Sometimes your Min Pin’s kneecap (patella) may slip out of place (called patellar luxation). You might notice that he runs along and suddenly picks up a back leg and skips or hops for a few strides. Then he kicks his leg out sideways to pop the kneecap back in place, and he’s fine again. If the problem is mild and involves only one leg, your friend may not require much treatment beyond arthritis medication. When symptoms are severe, surgery may be needed to realign the kneecap to keep it from popping out of place.
There are two forms of this condition, where the elbow joint has not been formed properly from birth. Both lead to malformation of the joint. The bones don’t line up properly, leading to dislocation, pain, arthritis and disability. Miniature Pinschers are prone to the form in which there is lateral (outwards) rotation of the ulna. As with hip dysplasia in other breeds, careful breeding and radiograph (X-ray) screening before breeding minimize the chance that the problem will be passed along to the next generation of puppies.
Young Miniature Pinschers may be prone to a painful degenerative hip condition called Legg-Calve-Perthes Disease. The exact cause of this condition is still not completely understood, but it is thought to be a problem with blood supply to the hip, which causes the femoral head (the top of the thigh bone) to become brittle and easily fracture. Ouch! Usually occurring between six and nine months of age, it causes pain and lameness in one or both rear legs, and often requires surgery.
Intervertebral disc disease (IVDD) is a common condition in Min Pins. The disease is caused when the jelly-like cushion between one or more vertebrae slips or ruptures, causing the disc to press on the spinal cord. If your dog is suddenly unable or unwilling to jump up, go up stairs, is reluctant to move around, has a hunched back, cries out, or refuses to eat or go potty, he is likely in severe pain. He may even drag his back feet or be suddenly paralyzed and unable to get up or use his back legs. If you see symptoms, don’t wait. Call us or an emergency clinic immediately! For less severe cases, rest and medication may resolve the problem. In many cases involving paralysis, we’ll recommend surgical removal of the ruptured discs (within 24 hours of the onset of symptoms to get the best results). As with so many other diseases, weight control helps to prevent this problem. You should also use ramps or steps from puppyhood on so that your dog doesn’t spend a lifetime stressing his back by jumping on and off of the furniture.
Your King of the Toys is more likely than other dogs to have a liver disorder called portosystemic shunt (PSS). Some of the blood supply that should go to the liver goes around it instead, depriving the liver of the blood flow it needs to grow and function properly. If your friend has PSS, his liver cannot remove toxins from his bloodstream effectively. To check for this problem, we’ll conduct a liver function test in addition to a standard pre-anesthetic panel every time he undergoes anesthesia. If he develops symptoms such as stunted growth or seizures, we’ll test his blood and possibly conduct an ultrasound scan of his liver. Surgery may be needed, but in some cases, we can treat with a special diet and medication.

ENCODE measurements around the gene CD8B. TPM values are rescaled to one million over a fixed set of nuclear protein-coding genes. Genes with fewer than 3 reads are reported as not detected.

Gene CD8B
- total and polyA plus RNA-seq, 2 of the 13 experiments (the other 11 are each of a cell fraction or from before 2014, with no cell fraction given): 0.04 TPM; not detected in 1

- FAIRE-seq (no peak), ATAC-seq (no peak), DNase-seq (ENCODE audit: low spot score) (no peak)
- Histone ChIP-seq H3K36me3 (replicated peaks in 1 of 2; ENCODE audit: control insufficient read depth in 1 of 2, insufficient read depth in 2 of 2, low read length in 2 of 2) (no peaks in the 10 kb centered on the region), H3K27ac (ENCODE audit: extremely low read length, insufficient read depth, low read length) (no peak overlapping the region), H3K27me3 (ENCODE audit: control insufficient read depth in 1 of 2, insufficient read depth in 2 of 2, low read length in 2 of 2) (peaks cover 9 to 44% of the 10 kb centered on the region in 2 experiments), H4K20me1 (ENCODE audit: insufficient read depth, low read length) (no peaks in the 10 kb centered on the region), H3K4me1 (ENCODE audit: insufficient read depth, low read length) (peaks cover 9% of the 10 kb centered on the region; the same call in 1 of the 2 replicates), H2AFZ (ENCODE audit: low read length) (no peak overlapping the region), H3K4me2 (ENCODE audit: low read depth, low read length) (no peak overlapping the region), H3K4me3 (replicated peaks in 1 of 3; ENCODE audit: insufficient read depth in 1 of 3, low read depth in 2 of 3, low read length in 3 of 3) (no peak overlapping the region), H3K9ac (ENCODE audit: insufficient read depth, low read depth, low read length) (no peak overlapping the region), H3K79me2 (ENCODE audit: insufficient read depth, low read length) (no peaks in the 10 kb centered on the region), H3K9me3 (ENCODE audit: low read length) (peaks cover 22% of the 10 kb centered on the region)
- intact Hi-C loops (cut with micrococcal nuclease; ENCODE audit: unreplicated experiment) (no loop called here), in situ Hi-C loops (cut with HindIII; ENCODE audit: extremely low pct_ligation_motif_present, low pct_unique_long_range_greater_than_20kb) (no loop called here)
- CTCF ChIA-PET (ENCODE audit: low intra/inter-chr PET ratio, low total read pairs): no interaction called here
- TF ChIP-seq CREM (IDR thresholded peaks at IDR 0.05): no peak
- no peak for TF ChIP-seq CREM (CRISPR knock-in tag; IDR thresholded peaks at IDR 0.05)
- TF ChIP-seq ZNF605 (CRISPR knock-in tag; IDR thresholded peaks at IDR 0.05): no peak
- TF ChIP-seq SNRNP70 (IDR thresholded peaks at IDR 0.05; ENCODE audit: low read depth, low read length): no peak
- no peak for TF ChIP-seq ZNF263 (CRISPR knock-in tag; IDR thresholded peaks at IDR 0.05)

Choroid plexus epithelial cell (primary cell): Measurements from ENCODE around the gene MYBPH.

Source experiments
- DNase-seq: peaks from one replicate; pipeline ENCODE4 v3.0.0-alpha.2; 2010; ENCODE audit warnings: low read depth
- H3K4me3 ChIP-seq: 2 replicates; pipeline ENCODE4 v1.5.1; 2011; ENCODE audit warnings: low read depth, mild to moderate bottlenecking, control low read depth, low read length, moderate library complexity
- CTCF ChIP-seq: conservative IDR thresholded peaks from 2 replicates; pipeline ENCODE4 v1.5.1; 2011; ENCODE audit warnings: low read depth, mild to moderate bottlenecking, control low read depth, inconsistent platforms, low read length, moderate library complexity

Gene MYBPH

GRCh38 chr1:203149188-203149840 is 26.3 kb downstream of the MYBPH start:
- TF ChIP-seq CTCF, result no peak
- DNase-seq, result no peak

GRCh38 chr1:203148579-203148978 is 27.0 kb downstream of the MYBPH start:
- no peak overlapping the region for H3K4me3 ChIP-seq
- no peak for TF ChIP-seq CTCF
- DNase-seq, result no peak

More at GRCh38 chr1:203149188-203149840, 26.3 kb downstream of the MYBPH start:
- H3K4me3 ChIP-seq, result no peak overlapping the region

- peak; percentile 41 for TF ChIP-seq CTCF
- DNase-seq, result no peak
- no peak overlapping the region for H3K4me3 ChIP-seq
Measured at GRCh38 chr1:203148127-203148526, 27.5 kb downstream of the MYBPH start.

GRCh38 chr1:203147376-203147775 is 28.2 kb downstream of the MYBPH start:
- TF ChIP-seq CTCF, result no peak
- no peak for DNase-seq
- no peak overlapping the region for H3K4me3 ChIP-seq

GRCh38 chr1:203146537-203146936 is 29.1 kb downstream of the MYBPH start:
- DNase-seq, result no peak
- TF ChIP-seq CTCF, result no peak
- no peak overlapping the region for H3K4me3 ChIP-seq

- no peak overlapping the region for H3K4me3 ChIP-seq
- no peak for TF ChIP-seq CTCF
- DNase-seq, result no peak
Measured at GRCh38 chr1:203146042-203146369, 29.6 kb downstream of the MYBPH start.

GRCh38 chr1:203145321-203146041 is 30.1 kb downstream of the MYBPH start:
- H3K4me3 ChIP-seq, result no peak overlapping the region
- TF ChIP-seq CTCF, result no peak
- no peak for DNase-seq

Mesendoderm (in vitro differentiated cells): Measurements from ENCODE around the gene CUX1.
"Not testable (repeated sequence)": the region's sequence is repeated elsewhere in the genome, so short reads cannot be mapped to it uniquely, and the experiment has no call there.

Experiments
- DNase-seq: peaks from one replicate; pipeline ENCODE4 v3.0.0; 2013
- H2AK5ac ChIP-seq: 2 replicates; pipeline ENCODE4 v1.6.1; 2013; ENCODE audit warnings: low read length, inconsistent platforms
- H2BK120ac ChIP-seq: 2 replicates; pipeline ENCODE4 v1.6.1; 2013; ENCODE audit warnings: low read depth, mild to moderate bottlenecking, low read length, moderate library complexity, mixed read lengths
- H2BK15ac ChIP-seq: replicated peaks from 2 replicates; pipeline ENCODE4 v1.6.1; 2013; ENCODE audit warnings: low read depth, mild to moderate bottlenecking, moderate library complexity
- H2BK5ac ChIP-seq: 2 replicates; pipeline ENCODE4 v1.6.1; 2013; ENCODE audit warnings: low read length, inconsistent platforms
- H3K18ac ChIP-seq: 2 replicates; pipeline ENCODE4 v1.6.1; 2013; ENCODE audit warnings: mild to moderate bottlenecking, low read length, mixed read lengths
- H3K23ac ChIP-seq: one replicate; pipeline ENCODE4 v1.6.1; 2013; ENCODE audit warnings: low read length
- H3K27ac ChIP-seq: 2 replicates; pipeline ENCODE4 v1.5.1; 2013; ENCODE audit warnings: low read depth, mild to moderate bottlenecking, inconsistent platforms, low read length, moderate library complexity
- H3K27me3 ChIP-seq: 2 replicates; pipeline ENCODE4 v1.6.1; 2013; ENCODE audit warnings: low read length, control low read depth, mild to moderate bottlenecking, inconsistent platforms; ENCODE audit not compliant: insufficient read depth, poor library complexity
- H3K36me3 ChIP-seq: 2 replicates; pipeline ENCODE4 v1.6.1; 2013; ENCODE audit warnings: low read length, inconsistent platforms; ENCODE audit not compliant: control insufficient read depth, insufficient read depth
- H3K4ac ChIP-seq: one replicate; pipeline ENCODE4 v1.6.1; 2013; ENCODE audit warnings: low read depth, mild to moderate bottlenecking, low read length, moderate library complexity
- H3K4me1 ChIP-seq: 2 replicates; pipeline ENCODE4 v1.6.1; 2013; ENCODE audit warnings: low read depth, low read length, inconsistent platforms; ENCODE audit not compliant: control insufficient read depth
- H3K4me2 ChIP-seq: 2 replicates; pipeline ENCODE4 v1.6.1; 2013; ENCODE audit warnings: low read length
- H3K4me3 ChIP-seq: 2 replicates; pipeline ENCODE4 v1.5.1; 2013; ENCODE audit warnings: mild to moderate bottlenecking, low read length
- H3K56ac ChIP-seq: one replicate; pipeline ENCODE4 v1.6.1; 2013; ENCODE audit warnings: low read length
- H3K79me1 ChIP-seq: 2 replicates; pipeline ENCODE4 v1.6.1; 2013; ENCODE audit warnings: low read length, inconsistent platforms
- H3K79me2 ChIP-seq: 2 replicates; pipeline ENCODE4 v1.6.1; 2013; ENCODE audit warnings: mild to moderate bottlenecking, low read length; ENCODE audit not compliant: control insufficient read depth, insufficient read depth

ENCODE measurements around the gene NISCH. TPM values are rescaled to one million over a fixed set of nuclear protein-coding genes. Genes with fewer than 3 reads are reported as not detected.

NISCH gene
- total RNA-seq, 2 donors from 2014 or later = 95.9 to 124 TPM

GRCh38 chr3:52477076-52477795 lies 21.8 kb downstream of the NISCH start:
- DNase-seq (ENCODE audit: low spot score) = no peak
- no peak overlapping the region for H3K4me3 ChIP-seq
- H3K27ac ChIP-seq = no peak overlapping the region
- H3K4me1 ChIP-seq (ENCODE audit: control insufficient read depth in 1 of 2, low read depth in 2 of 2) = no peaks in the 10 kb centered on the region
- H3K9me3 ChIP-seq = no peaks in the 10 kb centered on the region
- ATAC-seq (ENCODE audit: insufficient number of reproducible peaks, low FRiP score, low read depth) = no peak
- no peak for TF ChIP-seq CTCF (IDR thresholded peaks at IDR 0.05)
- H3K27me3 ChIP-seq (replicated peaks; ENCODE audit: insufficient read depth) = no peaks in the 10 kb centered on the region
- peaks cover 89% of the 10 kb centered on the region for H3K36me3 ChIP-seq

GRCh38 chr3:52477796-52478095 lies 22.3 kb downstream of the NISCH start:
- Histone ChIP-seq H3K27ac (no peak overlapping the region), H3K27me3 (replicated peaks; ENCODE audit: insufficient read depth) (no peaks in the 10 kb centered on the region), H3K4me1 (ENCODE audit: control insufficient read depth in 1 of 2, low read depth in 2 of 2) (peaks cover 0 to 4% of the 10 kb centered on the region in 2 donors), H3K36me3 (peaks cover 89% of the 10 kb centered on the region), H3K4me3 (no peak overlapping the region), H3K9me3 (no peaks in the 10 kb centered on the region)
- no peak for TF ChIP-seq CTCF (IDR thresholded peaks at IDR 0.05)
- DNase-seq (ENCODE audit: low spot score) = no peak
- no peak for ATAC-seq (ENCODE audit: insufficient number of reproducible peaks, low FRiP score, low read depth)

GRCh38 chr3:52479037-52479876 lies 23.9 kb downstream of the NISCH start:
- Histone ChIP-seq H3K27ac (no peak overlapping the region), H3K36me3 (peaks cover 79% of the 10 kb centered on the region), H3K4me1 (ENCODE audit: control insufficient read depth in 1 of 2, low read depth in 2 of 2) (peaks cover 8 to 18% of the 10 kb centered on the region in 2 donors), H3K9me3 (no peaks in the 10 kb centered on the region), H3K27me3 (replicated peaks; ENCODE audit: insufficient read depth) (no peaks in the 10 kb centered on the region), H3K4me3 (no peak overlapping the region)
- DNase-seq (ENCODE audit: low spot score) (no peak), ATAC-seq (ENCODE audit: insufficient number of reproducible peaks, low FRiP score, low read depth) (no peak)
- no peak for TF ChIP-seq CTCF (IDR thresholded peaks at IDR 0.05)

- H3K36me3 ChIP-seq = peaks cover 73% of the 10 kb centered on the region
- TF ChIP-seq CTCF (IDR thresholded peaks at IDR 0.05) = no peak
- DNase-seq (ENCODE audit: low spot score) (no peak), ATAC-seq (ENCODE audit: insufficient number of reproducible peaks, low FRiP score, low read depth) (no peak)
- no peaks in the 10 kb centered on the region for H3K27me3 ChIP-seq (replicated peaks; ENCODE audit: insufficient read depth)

Bladder or Kidney Stones
There are a few different types of stones that can form in the kidney or in the bladder, and Miniature Pinschers are more likely to develop them than other breeds. We’ll periodically test his urine for telltale signs indicating the presence of kidney and bladder stones; they are painful! If your buddy has blood in his urine, can’t urinate, or is straining to urinate, it is a medical emergency. Call us immediately!
Heart failure is a leading cause of death among Miniature Pinschers in their golden years. Most heart disease in dogs is caused by weakening of a valve. A heart valve slowly becomes deformed so that it no longer closes tightly. Blood then leaks back around this valve and strains the heart. Pets with heart valve disease (sometimes called mitral valve disease) have a heart murmur. If your dog has a heart murmur or outward signs suggesting heart problems, we’ll perform testing to determine the severity of the disease. The same tests will need to be repeated at least every year to monitor the condition. If heart valve disease is diagnosed early, we may be able to prescribe medications that could prolong his life for many years. Veterinary dental care and fatty acid supplementation can help prevent heart disease and weight control can help diminish symptoms.